Volume of fluid methods for immiscible-fluid and free-surface flows
Artikel i vetenskaplig tidskrift, 2008
This article reviews and analyzes a number of numerical methods to track interfaces in multiphase flows. Several interface tracking methods can be found in literature: the level-set method, the marker particle method, the front tracking method and the volume of fluid method (VOF) to name a few. The volume of fluid method has an advantage of being conceptually simple, reasonably accurate and phenomena such as interface breakup and coalescence are inherently included. Over the years a number of different techniques to implement the VOF method have been devised. This article gives a basic introduction to the VOF method and focuses on four VOF methods: flux-corrected transport (FCT) by Boris et al. [J.P. Boris, D.L. Book, Flux-corrected transport. I: SHASTA, a fluid transport algorithm that works, J. Comput. Phys. 11 (1973) 38-69], Lagrangian piecewise linear interface construction (L-PLIC) by van Wachem and Schouten [B.G.M. van Wachem, J.C. Schouten, Experimental validation of 3-d Lagrangian VOF model: bubble shape and rise velocity, AIChE 48 (12) (2002) 2744-2753], Compressive interface capturing scheme for arbitrary meshes (CICSAM) by Ubbink [O. Ubbink, Numerical prediction of two fluid systems with sharp interfaces, Ph.D. Thesis, Imperial College of Science, Technology and Medicine, 1997] and inter-gamma scheme by Jasak and Weller [H. Jasak, H.G. Weller, Interface-tracking capabilities of the InterGamma differencing scheme, Technical Report, Imperial College, University of London, 1995]. A detailed description of these schemes is given and implemented into an in-house fully coupled solver. Further, the performance of these schemes is examined employing a number of tests to analyze their strengths and weaknesses. Their advantages and limitations are discussed. (C) 2008 Elsevier B.V. All rights reserved.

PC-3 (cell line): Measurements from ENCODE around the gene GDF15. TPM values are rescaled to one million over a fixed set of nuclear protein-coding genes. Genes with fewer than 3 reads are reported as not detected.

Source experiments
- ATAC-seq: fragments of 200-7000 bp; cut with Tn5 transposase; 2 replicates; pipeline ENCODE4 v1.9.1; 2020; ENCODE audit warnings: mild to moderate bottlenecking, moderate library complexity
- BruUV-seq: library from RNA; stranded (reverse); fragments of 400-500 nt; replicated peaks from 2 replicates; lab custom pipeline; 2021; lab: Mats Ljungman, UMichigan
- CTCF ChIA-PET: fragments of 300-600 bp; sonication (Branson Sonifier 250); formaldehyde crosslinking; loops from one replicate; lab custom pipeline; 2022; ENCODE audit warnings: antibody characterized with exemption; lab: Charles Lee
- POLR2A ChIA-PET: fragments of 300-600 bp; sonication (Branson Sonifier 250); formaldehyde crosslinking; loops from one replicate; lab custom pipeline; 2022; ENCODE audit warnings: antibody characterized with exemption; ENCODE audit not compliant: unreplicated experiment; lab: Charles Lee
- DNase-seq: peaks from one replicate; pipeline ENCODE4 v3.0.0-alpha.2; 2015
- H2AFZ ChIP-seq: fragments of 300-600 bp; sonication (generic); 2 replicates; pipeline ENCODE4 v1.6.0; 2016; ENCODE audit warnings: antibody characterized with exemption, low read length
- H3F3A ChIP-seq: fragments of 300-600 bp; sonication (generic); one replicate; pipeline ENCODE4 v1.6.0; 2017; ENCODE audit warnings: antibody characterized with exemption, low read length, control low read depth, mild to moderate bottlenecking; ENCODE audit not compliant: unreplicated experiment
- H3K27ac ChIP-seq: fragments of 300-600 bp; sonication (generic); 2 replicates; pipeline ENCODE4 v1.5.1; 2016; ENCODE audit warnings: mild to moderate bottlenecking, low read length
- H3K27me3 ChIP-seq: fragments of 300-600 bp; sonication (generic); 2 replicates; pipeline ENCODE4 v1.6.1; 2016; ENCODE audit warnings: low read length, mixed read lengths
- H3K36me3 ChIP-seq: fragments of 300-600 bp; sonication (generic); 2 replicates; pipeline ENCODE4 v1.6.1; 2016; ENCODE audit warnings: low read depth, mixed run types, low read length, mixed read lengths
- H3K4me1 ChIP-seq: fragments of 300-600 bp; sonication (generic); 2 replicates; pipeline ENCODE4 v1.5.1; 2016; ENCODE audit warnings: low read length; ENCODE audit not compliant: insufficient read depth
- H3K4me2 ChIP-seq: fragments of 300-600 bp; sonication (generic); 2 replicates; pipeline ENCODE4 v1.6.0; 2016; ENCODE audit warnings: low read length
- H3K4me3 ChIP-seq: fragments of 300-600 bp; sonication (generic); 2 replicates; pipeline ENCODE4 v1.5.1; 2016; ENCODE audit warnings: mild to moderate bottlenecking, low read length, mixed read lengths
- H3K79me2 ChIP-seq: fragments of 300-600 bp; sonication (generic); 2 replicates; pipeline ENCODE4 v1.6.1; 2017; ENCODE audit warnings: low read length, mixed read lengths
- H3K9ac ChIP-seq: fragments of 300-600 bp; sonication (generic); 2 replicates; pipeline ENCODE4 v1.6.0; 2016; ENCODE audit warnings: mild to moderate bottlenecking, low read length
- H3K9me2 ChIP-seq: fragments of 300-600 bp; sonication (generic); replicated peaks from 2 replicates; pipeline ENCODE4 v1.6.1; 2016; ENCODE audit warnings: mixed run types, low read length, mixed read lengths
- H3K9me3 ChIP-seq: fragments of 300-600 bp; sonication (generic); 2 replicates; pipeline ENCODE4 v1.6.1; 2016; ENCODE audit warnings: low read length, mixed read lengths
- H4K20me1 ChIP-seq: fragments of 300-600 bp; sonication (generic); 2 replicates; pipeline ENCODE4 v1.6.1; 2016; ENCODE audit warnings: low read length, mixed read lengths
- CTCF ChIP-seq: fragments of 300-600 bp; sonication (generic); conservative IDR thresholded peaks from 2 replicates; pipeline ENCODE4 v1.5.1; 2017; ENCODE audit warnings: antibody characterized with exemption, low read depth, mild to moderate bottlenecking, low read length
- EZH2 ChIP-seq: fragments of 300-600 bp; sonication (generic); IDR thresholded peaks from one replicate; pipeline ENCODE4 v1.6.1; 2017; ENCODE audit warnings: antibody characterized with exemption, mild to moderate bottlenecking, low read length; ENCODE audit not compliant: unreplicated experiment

volume of fluid method (VOF)